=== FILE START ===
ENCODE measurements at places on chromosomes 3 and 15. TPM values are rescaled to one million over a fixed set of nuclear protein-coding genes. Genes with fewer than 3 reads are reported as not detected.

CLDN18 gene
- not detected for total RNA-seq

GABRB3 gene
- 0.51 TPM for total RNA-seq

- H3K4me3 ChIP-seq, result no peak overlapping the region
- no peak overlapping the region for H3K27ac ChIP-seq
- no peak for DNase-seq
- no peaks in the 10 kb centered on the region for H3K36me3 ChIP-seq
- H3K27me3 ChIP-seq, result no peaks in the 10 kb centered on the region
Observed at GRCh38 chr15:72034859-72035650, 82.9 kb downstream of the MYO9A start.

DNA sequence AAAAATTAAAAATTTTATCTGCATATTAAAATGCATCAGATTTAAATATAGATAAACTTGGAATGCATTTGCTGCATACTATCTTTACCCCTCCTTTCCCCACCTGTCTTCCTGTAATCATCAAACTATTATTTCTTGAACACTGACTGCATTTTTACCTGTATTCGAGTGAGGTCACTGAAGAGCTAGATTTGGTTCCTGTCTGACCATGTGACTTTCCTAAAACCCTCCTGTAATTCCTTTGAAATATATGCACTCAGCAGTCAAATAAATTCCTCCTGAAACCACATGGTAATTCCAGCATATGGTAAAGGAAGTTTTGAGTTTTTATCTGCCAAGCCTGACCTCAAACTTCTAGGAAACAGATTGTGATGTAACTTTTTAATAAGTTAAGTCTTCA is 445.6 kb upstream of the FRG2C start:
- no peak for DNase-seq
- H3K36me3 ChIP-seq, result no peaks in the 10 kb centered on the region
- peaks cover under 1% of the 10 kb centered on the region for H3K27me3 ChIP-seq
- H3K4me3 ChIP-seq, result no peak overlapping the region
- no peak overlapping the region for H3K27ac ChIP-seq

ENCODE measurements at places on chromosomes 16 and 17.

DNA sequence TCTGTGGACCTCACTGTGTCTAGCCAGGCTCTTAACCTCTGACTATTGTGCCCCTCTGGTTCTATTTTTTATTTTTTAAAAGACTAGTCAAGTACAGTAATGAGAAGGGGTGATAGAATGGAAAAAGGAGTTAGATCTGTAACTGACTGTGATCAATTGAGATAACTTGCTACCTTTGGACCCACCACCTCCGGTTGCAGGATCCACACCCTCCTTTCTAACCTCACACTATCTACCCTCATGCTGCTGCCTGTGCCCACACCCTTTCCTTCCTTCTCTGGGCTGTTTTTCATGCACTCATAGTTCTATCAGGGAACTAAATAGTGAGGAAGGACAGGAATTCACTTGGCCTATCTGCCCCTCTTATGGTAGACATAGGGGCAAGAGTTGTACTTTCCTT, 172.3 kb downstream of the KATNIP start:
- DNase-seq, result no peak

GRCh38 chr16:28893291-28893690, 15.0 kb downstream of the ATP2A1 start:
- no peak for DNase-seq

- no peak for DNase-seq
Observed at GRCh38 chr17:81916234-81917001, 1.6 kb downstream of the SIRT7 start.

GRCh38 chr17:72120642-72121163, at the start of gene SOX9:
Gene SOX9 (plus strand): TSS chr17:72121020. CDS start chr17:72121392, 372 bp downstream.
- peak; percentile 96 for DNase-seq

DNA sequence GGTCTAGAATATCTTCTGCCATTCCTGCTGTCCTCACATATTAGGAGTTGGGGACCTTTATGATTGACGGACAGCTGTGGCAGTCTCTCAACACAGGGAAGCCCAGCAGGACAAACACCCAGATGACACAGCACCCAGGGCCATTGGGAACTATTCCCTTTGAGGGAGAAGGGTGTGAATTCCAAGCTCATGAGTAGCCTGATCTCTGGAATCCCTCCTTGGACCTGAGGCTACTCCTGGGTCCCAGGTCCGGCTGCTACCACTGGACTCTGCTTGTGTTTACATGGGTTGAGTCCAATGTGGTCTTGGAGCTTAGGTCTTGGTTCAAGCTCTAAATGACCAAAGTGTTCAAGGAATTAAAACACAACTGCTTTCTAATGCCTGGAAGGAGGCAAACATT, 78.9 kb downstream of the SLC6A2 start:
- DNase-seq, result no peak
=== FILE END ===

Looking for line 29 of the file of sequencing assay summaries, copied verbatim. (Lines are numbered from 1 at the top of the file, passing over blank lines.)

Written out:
- DNase-seq, result no peak